Heel Plagues Tank Cleaning Operations
Jun 1, 1998 12:00 PM
Tank cleaning companies continue to wrestle with the persistent problems surrounding heel, the undelivered product remaining in a cargo tank, said John Conley, vice-president of National Tank Truck Carriers (NTTC). He discussed the problem at the association's tank cleaning seminar held April 6-7 in Nashville, Tennessee.
Wash racks may have to handle gallons of heel per truck, said Conley.
NTTC and Chemical Manufacturers Association (CMA) executives are making efforts to call attention to the problem through brochures and other educational tools, by seeking input from their members, and urging cooperation between carrier, consignee, and shipper.
One carrier documents the amount of heel left in the tank by having the driver photograph the residue. "If you can document, you can bill for it," said Conley. The costs that are incurred from heel are not only in the tank cleaning. More time and effort are required in the storing and disposal methods.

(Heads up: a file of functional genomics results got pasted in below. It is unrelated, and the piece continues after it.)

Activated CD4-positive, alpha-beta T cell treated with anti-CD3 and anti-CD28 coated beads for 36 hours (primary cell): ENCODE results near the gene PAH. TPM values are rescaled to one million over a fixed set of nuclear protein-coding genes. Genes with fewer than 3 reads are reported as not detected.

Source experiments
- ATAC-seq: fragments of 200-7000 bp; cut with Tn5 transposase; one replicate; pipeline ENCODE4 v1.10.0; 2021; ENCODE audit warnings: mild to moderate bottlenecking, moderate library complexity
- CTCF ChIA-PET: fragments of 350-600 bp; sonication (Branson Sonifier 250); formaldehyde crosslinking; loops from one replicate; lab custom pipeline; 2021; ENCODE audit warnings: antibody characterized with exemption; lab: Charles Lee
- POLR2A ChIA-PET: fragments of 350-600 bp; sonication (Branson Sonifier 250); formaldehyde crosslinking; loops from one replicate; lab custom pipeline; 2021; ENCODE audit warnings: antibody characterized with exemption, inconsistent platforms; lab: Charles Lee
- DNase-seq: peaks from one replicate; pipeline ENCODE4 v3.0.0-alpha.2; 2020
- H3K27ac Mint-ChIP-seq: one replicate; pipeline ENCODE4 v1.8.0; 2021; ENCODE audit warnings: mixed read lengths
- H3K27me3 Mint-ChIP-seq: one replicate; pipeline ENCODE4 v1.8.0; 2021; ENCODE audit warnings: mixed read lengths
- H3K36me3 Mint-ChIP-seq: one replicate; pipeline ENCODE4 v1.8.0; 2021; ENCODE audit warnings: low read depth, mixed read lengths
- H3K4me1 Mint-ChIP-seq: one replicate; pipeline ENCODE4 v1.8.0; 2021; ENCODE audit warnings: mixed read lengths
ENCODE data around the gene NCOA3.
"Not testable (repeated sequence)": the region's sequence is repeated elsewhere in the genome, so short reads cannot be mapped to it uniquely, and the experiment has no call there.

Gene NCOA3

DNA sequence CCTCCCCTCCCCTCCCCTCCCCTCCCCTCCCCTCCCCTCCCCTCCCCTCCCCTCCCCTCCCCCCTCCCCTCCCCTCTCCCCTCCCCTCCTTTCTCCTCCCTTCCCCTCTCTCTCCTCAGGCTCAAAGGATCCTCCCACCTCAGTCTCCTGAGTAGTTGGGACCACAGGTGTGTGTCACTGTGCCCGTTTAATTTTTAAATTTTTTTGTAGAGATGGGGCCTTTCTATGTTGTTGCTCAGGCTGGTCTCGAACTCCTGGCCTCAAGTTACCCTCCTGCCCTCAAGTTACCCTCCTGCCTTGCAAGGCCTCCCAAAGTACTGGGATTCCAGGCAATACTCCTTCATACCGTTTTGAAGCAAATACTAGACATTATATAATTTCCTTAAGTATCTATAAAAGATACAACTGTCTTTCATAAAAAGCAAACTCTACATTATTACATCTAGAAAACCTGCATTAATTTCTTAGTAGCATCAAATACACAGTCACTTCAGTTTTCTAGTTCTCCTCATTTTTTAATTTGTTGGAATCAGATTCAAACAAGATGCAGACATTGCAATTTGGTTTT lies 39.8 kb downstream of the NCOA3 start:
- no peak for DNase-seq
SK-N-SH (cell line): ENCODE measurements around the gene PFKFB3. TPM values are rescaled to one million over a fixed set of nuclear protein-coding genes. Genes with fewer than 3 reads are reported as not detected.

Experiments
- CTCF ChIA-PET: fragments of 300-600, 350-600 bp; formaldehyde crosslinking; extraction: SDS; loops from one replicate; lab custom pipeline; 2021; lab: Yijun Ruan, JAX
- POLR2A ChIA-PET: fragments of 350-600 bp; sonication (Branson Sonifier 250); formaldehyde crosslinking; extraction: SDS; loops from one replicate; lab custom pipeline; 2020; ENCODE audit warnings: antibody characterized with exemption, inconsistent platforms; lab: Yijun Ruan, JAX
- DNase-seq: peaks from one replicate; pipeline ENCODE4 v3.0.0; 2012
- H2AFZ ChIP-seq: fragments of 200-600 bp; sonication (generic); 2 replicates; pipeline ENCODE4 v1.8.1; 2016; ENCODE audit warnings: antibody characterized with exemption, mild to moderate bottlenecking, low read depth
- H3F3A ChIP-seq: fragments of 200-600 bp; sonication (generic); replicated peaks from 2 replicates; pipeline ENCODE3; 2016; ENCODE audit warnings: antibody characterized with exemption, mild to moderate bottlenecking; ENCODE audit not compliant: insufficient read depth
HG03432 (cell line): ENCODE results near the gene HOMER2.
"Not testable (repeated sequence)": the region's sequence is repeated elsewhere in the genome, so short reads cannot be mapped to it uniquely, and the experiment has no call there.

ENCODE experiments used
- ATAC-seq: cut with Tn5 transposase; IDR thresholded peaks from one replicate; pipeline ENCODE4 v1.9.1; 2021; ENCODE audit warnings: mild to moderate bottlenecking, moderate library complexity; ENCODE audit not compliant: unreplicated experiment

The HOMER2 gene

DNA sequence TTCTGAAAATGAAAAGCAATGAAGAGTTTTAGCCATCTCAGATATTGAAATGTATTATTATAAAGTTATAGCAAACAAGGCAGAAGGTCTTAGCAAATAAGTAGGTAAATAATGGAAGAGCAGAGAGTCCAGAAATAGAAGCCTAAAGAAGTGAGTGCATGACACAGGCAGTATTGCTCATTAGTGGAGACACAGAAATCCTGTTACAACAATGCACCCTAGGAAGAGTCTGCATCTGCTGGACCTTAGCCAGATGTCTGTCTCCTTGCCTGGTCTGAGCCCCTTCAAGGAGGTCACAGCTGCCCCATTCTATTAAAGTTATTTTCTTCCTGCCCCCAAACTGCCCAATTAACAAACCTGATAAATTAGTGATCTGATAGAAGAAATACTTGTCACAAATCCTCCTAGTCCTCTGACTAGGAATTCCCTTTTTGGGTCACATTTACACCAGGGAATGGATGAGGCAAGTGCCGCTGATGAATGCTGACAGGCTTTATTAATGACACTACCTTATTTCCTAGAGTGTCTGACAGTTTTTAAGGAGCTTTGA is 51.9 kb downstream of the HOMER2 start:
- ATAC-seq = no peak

Ways to reduce the problem include training drivers to be aware of the waste, charging for the product removal, and contacting shipping managers and consignees to make them aware of the volume of residue from their shipments. Suggestions have been made that drivers be given incentives for recognizing and documenting heel.
At Gentenaar Group in the Netherlands, any amount of heel more than five gallons is returned to the customer, said Willem Barends, president of CargoTank USA Inc, the company's US division.
The goal of the NTTC and CMA is to draw support from the industry in a cooperative effort to handle the heel problem in an economical and environmentally responsible manner and to work toward reducing the problem.
Copies of the heel brochure, promotional stickers, and other information can be obtained by contacting the NTTC office in Washington DC at 703-838-1960 (telephone); 703-684-5753 (FAX); or by writing to 2200 Mill Road, Alexandria VA 22314.
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